Saturday, November 12, 2011

Backing Up

Writing on the computer is a joy, but the ease with which we create and save our work makes us forget what a thin thread supports our archives. The accidental brush of a hand can erase a year's effort, a power outage could easily destroy a day's work, and a hard drive failure always seems to happen at the worst of times.

All of the foregoing points out the necessity of making back-up copies of your works, including those in process. Backing up has been my mantra since my first computer, with over thirty drafts and all my previously published works, was stolen many years ago.  A second theft of my computer was less catastrophic because I had just cut a CD of my writing files, but still lost the drafts and outlines, notes and clippings of works in progress, along with a host of non-writing related material.  That's when I bought an external hard drive on which to store everything and began storing my CD's separately.  This was an awkward process for a non-OCD writer, like me, who had to schedule backup sessions so I would not forget.

As I said in the title, backing up is hard to do, but it's something every writer should do.  When Apple introduced Time Machine to automatically save my files I nearly cried with joy and bought an external  2TB drive to support it.  Recently I put everything on the Cloud AND still back up every few hours on my Mac's Time Machine, For really, really important files I also back them up on a 500MB external drive.  Every six months I cut a DVR to keep in my car, and send a copy of all my files to my archivist at Northwestern University at the end of every year, along with my "papers" (scrawled notes, marked up printouts, letters, etc.) All this might seem excessive, but the peace of mind this grants me is well worth it.  Did I mention that I am slightly OCD?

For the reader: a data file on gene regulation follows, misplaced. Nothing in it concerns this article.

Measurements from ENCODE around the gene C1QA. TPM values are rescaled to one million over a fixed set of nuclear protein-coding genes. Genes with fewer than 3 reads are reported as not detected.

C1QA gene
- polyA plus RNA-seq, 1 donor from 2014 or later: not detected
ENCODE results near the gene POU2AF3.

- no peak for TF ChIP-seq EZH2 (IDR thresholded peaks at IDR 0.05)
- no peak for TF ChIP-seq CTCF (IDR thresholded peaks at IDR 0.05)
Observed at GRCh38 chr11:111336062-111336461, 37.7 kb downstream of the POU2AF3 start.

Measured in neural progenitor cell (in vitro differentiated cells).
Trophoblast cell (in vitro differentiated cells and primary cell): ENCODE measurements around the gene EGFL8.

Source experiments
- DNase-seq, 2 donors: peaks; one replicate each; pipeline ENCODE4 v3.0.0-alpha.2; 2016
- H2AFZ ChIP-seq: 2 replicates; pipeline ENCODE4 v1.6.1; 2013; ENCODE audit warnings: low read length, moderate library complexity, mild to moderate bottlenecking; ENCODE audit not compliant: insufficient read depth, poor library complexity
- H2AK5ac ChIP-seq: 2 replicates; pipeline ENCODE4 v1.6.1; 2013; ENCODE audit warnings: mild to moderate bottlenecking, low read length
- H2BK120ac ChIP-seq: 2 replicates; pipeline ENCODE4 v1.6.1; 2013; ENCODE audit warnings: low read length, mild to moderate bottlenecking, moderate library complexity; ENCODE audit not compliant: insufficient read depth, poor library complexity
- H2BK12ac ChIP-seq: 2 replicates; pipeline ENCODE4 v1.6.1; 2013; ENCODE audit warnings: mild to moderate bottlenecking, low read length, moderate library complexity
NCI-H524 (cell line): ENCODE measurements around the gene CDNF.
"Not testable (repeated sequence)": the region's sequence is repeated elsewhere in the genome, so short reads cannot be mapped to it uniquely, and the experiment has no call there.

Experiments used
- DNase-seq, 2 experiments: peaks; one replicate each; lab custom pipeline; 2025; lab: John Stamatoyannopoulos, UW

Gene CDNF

Backing up has had some additional benefits besides protection against inadvertent loss.  Earlier this week I realized that two of my old stories had mysteriously disappeared from my current machine.  Had I deleted or filed them elsewhere than my writing files? I began searching, first through the older files on my primary external hard drive, which contained copies from 2009 to the present with no luck.  I then looked through the older back up drive that contained copies from 1998 to 2008, again with not success.  Finally I went to my stack of original CDs, the ones I made when I first began saving files, some of which went back to 1995  (Yeah, I'm a packrat!) and found them.  They are now restored to my current files.

I've had two complete machine failures since I started backing up and managed to restore everything because of my willingness to put in the effort to back up regularly and thoroughly. I would advise you to do likewise.

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